We have #EDCMOOC liftoff…

We’ll be using this team blog to document the ‘E-learning and Digital Cultures’ MOOC from the University of Edinburgh in partnership with Coursera.  We wanted to write about our involvement with the EDCMOOC over the next five weeks, recording developmental issues and reflecting on the experience of teaching and participating in this experimental course.  We’ll be feeding these posts back into the EDCMOOC as way of incorporating our perspectives as teachers, and we hope that it will also serve as a useful compendium for those outside of the course interested in our daily experiences as MOOC educators.  This first post outlines some of the dilemmas and challenges we faced in developing the EDCMOOC, and our reflections on the course launch and first day.

For a team used to working with in-house technologies on the MSc in Digital Education, developing a course in an externally provided platform was in many cases a new experience.  Furthermore, being as concerned with pedagogical methods as are with content, pushing the boundaries of the Coursera platform was always going to be in our interests.  We wanted to use the Coursera platform creatively, however this often meant requesting features that were not present, or were in development.  Nevertheless, experimenting with the early stages of such a high-profile platform have been rewarding, and we hope to see the technology develop as Coursera and their partners continue to explore new ways of teaching at scale.

While we wanted course activity to be distributed on the social web (with the use of blogs and Twitter for example), we were also interested in aggregating content produced by students so that it might be easily accessible from a single location.  The connectivist-informed MOOCs had employed this technique well, and we wanted to explore a similar approach from within the Coursera platform.  Using a combination of Yahoo Pipes and WordPress, we managed to develop an aggregated newsletter which displays participant blog posts each day, as long as they are tagged with the course hashtag: #edcmooc.  However, it remains an experimental system, and we are unsure about its stability as the course progresses, or its value as a way to engage with course content given the potential number of posts that could be pulled together.  We’ll be watching the EDCMOOC News closely in the coming weeks.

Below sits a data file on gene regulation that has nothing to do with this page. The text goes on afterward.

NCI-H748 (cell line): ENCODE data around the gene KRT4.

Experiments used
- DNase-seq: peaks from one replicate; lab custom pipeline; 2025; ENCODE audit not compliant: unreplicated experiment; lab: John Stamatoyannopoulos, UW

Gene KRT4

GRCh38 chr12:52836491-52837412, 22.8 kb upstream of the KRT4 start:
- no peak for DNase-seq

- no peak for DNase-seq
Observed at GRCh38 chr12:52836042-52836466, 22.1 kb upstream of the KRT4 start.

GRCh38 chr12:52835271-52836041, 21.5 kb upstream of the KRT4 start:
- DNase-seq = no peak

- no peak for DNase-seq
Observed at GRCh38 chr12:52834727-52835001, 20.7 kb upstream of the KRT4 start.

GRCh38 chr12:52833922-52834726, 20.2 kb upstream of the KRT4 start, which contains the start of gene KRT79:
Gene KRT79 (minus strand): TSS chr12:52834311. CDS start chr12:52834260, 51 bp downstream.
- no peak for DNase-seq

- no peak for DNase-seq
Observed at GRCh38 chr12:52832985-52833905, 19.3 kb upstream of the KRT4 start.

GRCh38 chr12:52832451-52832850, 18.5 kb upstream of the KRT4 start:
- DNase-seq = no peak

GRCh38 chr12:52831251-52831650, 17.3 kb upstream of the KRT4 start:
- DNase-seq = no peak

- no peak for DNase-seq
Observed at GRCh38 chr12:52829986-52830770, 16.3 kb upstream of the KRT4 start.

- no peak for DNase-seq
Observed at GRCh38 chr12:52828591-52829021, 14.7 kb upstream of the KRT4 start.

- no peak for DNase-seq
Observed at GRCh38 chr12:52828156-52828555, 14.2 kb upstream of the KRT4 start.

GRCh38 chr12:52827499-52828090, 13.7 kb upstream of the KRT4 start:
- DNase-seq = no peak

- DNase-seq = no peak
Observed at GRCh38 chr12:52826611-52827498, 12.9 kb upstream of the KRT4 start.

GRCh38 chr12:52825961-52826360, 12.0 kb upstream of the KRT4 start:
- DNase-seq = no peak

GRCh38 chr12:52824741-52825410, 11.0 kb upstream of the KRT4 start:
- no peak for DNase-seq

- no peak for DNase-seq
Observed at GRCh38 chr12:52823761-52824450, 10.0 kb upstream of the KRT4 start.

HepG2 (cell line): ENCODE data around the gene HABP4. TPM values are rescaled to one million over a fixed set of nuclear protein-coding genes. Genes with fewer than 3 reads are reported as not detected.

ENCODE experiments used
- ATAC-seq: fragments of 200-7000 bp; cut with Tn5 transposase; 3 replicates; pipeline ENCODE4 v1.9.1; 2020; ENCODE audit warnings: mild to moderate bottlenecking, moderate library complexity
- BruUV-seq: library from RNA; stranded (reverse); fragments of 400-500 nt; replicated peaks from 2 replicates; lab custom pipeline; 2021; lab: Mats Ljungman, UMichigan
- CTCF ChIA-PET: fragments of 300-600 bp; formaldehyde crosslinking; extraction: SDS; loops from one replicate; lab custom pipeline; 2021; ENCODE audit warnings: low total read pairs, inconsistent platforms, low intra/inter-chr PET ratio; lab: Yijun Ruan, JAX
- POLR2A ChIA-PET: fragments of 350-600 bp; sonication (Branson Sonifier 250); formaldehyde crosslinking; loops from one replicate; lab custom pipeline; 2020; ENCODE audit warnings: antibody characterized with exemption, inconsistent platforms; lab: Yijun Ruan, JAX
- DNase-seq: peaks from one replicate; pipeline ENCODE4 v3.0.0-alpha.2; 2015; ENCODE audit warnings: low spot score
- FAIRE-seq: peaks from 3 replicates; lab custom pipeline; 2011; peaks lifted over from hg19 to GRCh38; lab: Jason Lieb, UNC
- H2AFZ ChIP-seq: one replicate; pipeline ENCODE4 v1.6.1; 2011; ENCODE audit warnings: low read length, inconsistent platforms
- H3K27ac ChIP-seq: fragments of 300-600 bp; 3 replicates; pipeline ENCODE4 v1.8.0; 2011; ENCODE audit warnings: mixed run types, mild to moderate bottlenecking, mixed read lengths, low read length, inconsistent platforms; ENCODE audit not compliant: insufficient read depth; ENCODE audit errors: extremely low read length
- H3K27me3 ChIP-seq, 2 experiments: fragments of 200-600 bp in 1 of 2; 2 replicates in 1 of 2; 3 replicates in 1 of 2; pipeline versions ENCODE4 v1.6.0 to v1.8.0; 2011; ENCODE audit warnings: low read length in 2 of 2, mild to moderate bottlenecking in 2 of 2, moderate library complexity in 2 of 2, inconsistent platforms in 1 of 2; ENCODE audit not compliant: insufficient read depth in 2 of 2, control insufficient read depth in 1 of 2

The course site was opened on the evening of Sunday 27th, and we were excited to see hundreds, then thousands, of participants enter the site within half an hour of the announcement email.  The Twitter stream erupted, and it was great to see such enthusiasm for the launch.  We were keen to gauge the reaction of participants, and Twitter proved to be a helpful way to get immediate feedback about the experiences of entering the course for the first time.  Most tweets were very positive, while a few flagged up issues and queries, some of which we were able to catch.  The forums within the Coursera site proved to be a better way of engaging with initial questions.

Early forum posts highlighted some lack of understanding with regards to the assessment and grading of the course, technical matters relating to the Coursera platform, and some initial engagement with the resources and themes.  While working to provide early clarification or responses to these posts, we also found the spread of different concerns interesting.  Early queries may provide some measure of what our participants find most important about the course.  Some immediately began discussing the resources, perhaps indicative of a primary interest in the content we had chosen, while others appeared to head straight for the guidance about assessment, clearly interested in understanding what the outcomes of participation might be.  Courses with such high enrolment numbers will inevitably have diverse participants, seeking many different things from a MOOC.  We’re really interested in whether courses of such scale can be everything to everybody: can they provide rich opportunities to self-direct and form personal learning networks, as well as guide learners through predefined paths, and do such all-encompassing attempts dilute the potency of a less-inclusive approach?

As the first day of #edcmooc Tweets streamed by, we saw a wealth of conversation, mostly positive feedback or comments focussed on the course content, interspersed with a few pleas for help, admissions of confusion and the odd unenthusiastic remark.  Something feels right about that kind of variety.  While MOOCs are sometimes thought of as being clouded by the optimism of their committed populations, we welcome productive critique and resistance, and hope it becomes an integral part of our continuing MOOC experimentation.

Jeremy Knox


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